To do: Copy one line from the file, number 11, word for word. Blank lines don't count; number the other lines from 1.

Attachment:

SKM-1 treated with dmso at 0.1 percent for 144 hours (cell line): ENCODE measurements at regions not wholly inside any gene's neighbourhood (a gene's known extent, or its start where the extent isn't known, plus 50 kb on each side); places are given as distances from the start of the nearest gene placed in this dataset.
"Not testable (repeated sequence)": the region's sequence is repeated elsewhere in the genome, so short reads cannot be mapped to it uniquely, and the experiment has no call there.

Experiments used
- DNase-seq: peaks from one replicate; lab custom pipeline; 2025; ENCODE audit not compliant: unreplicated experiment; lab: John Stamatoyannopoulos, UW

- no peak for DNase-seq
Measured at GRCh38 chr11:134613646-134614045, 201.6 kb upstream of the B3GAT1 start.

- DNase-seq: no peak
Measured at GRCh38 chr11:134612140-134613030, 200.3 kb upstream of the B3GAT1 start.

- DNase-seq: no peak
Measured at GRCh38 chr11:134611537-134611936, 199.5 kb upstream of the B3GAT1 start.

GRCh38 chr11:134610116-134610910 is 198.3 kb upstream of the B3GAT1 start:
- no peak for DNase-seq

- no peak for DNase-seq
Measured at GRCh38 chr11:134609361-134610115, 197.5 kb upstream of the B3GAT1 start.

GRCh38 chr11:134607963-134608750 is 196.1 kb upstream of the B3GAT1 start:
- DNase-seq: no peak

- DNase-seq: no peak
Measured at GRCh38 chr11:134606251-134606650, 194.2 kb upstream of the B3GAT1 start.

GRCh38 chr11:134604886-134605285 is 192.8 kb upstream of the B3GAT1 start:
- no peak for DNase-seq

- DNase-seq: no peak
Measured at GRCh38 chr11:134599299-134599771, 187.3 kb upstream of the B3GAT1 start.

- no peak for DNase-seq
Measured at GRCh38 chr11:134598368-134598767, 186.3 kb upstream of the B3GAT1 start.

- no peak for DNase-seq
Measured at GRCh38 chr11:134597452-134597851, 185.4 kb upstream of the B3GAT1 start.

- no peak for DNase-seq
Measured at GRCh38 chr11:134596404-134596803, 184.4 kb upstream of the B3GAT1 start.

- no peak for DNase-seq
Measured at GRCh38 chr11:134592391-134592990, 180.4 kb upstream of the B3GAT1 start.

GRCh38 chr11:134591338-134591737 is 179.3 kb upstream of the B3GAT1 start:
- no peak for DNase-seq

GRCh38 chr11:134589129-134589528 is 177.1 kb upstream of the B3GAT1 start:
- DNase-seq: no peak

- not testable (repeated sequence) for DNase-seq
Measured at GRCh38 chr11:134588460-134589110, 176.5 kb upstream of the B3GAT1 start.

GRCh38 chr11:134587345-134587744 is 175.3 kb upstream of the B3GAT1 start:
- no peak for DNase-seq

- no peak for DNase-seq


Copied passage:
GRCh38 chr11:134610116-134610910 is 198.3 kb upstream of the B3GAT1 start: